Over time, many myths about relationships have been fed. The problem with these myths is that they can become a reality in people’s minds, to the point of eroding happiness in a relationship.
When we think that a relationship should be a certain way but ours does not meet those requirements, it does not adapt to the myths that we have made our own, frustration usually appears. That is why it is important to be aware of the myths we have and how they can affect the way we relate to each other.
Myth 1: A good relationship should flow naturally
Fact: Strong, lasting relationships take a lot of hard work. A relationship is like a garden, it can become beautiful, but only if we dedicate time and effort to it. Thinking that couple relationships simply flow and stay afloat thanks to love is a myth.
How do you know if you’re working too hard? One sign is if you feel unhappy more than you are happy. In other words, you are spending more time and effort taking care of the relationship and keeping it afloat than enjoying it. Another bad sign is if only one of the members strives to change and make a difference while the other develops a lazy attitude.
Myth 2: If two people love each other, they know each other’s needs and feelings
Fact: It is a trap to expect your partner to be able to read your mind. There are times when we can anticipate the wishes and needs of the other, but as adults we have the obligation to communicate our feelings and needs assertively.
Myth 3: If it really is love, the passion will never fade
Fact: Due to the imprint left by movies and romance novels, we assume that if we really love someone, the passion never goes away. And if it disappears, it is because it is not the right relationship. In reality, passion naturally wanes in all relationships, often due to routines and responsibilities or limited time. To maintain passion you also have to make an effort.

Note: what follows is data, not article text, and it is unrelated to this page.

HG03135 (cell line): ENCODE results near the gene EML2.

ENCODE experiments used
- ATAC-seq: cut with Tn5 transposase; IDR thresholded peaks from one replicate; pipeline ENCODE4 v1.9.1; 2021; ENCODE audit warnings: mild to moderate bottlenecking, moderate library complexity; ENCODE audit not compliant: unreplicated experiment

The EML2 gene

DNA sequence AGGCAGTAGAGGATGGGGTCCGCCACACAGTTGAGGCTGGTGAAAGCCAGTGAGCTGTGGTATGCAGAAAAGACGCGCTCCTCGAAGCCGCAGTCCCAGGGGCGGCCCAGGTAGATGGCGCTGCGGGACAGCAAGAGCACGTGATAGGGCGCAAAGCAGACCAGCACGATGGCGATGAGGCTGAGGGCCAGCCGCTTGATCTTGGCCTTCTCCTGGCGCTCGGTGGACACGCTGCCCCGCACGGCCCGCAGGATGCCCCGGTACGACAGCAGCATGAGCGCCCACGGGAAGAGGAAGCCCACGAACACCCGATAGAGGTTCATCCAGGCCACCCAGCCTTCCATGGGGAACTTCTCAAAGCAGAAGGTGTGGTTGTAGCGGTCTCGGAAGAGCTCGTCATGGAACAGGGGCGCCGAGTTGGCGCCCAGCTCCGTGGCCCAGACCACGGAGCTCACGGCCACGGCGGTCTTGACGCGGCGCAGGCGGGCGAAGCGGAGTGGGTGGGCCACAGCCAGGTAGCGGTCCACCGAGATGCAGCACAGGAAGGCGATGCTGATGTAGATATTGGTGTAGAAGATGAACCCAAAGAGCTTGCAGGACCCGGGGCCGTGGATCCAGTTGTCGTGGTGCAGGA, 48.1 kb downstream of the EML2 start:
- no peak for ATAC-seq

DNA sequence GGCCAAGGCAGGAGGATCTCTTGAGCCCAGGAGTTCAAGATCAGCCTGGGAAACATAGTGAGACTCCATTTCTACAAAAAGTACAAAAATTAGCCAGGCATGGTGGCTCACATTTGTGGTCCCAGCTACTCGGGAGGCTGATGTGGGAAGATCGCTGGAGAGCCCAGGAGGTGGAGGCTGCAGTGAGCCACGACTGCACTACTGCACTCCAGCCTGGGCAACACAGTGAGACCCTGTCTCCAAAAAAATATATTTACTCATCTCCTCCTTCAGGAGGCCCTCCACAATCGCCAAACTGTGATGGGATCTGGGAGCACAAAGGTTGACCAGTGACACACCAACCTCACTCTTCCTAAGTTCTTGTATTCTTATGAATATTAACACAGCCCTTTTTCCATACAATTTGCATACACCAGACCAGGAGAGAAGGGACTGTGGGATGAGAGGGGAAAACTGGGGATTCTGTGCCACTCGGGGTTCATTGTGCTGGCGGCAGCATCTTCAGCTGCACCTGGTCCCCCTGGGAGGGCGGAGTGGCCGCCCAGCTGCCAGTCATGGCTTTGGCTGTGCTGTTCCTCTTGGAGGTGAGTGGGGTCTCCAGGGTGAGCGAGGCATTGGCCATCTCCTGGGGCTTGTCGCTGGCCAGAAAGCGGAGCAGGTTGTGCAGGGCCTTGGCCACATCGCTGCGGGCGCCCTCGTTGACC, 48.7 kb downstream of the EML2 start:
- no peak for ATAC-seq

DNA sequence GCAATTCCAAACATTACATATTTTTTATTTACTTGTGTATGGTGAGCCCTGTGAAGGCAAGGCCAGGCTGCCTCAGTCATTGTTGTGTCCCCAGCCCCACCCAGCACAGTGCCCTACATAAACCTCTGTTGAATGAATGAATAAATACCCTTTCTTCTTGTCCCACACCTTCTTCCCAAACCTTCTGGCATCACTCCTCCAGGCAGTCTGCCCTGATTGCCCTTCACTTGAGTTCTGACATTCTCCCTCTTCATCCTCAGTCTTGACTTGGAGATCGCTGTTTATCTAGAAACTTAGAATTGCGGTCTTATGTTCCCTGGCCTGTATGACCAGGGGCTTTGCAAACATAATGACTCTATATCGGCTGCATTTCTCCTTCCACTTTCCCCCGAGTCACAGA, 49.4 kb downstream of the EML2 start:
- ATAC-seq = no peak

Myth 4: Having a child will strengthen the relationship
Fact: Studies have shown that happiness in a relationship actually decreases with each child. This means that if there are already problems, a child will not solve them, on the contrary, it can increase them since it often represents a great challenge for the precarious balance that the couple had reached.
Myth 5: Jealousy is a sign of love and affection
Fact: Jealousy is a sign of insecurity and distrust, not love and affection. Jealousy kills the psychological oxygen in the relationship, generating a bond of dependence and domination that is harmful to both partners.
Myth 6: Fights ruin relationships.
Fact: Actually, what ruins relationships is not resolving fights. Discussions can be a healthy strategy to air problems, as long as they are carried out in an assertive and civilized manner, respecting the other. Not talking about problems, on the contrary, distances the couple, and makes these difficulties increase.
Myth 7: For the relationship to be successful, one of the two must change
Fact: Many times we are so caught up in blaming the other that we don’t realize what we need to change ourselves. That means that in a relationship both must give in the same amount and both must change. No one can be 100% guilty.